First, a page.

How to Make Baking Powder

by Erich

Baking powder is one of those must-have ingredients in everyone’s pantry. If you plan on cooking any type of cookie, pancake, muffins and so on and you need to have baking powder.

As far as prepping goes, the problem with baking powder is that it’s shelf life is only about 9 to 12 months. And what I’ve seen — especially when it’s been already opened — the shelf life appears to be even shorter than that.

So in an extended SHTF situation, what are you going to do if you need to bake some cookies (only slightly kidding here)?

Well, luckily the core ingredients of baking powder have an indefinite shelflife and there’s a good chance that they are already in your home right now.

How to Make Baking Powder

What You’ll Need:

  • baking soda
  • cream of tartar

The Process:

This process is so simple I don’t even know why I bother to put up pictures but it basically goes like this…

Mix two parts of cream of tartar with one part of baking soda and there you go, you have baking powder.

The “two parts” can be anything from 2 cups to 1 cup, or 2 teaspoons to 1 teaspoon and so on. So, instead of making a huge batch all at once, the best thing to do is just make the little you need at that very moment.

Again, because cream of tartar and baking soda both have an indefinite shelf-life, these are fantastic additions to your long-term storage if they’re not part of it already.

If you like these kinds of tips, but want to go deeper in your preparations be sure to check out my step-by-step prepping program called Prepper Academy.

Take care and stay safe you guys,

– Erich

Copyright © 2017 Tactical Intelligence. All Rights Reserved

RSS feed| Trackback URI

14 Comments»

Comment by Karen
2014-06-29 18:34:00

What is the shelf life of the large cans (81 oz, unopened) of baking powder?

Comment by Tactical Intelligence
2014-07-01 23:38:09

Not sure Karen. Does the packaging mention or have dates stamped on them?

 
 
Comment by Grandma Joyce
2014-06-29 20:58:29

If your baking powder is a little old and doesn’t work right just add more cream of tartar in the same proportions as the original recipe. For 1 cup of baking powder that isn’t working add 1/2 cup of cream of tartar. Rejuvenates it and it works again.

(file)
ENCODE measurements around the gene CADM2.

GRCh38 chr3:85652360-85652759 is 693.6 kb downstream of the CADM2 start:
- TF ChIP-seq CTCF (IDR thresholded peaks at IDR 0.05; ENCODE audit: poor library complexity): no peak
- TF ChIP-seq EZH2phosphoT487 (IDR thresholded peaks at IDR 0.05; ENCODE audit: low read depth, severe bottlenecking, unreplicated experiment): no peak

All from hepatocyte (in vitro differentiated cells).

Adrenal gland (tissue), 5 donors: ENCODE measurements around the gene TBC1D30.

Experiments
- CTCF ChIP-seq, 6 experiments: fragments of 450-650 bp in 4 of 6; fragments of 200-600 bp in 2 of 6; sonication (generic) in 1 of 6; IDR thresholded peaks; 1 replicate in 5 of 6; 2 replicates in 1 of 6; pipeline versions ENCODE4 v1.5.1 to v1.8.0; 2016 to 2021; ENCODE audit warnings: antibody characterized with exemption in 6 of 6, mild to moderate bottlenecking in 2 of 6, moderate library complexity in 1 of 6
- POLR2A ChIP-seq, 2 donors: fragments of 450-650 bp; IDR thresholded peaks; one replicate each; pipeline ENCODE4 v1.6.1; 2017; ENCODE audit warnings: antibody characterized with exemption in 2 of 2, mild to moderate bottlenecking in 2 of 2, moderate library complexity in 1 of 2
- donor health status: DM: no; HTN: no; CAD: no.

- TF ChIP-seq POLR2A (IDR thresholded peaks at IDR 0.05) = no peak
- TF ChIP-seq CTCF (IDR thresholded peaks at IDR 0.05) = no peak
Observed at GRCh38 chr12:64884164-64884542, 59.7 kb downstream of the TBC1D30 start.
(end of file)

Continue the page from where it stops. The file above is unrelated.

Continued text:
Comment by Tactical Intelligence
2014-07-01 23:37:08

Great tip Joyce! Thanks!

 
 
Comment by Gia
2014-06-29 22:34:43

Just an FYI, if you’re in dire baking straits you can use baking soda in place of baking powder. But baking soda itself has a limited shelf life as well and will lose its potency over time. You can test whether it’s viable or not by blending a teaspoon of vinegar with two of baking soda. If it fizzes, it’s good. If it doesn’t, use it for something else.

Comment by Tactical Intelligence
2014-07-01 23:38:46

Thanks for the great info Gia. I didn’t know about this test.

 
 
Comment by Patrick
2014-06-30 00:08:05

If cream of tatar and baking soda both have unlimited life spans, how come baking powder doesn’t? As you are mixing two solids, no chemical reaction happens.

Comment by Tactical Intelligence
2014-07-01 23:42:41

Hey Patrick,

Good question. Even though they are both solids, they still will react. One is an acid and the other a base and through the ambient moisture in the air, it is enough to cause a reaction and for it to lose its potency prematurely. That’s why they typically also add some sort of starch (like corn starch) in baking powder to help it absorb moisture and prevent this reaction happening too soon.

 
 
Comment by Great Grey
2014-06-30 06:15:41

As long as it sealed so no moisture can get into it, it will stay good. Moisture from the air or another source is what affects the shelf live, so if you can keep it dry it will last much longer when opened. If you live in an arid place it last much longer than if you live in an area with high humidity.

 
Comment by Shawnee
2015-10-30 10:35:39

Hello, of course this post is truly good and I have learned
lot of things from it on the topic of blogging. thanks.

 
Name (required)
E-mail (required - never shown publicly)
URI
Your Comment (smaller size | larger size)
You may use <a href="" title=""> <abbr title=""> <acronym title=""> <b> <blockquote cite=""> <cite> <code> <del datetime=""> <em> <i> <q cite=""> <s> <strike> <strong> in your comment.
*

Trackback responses to this post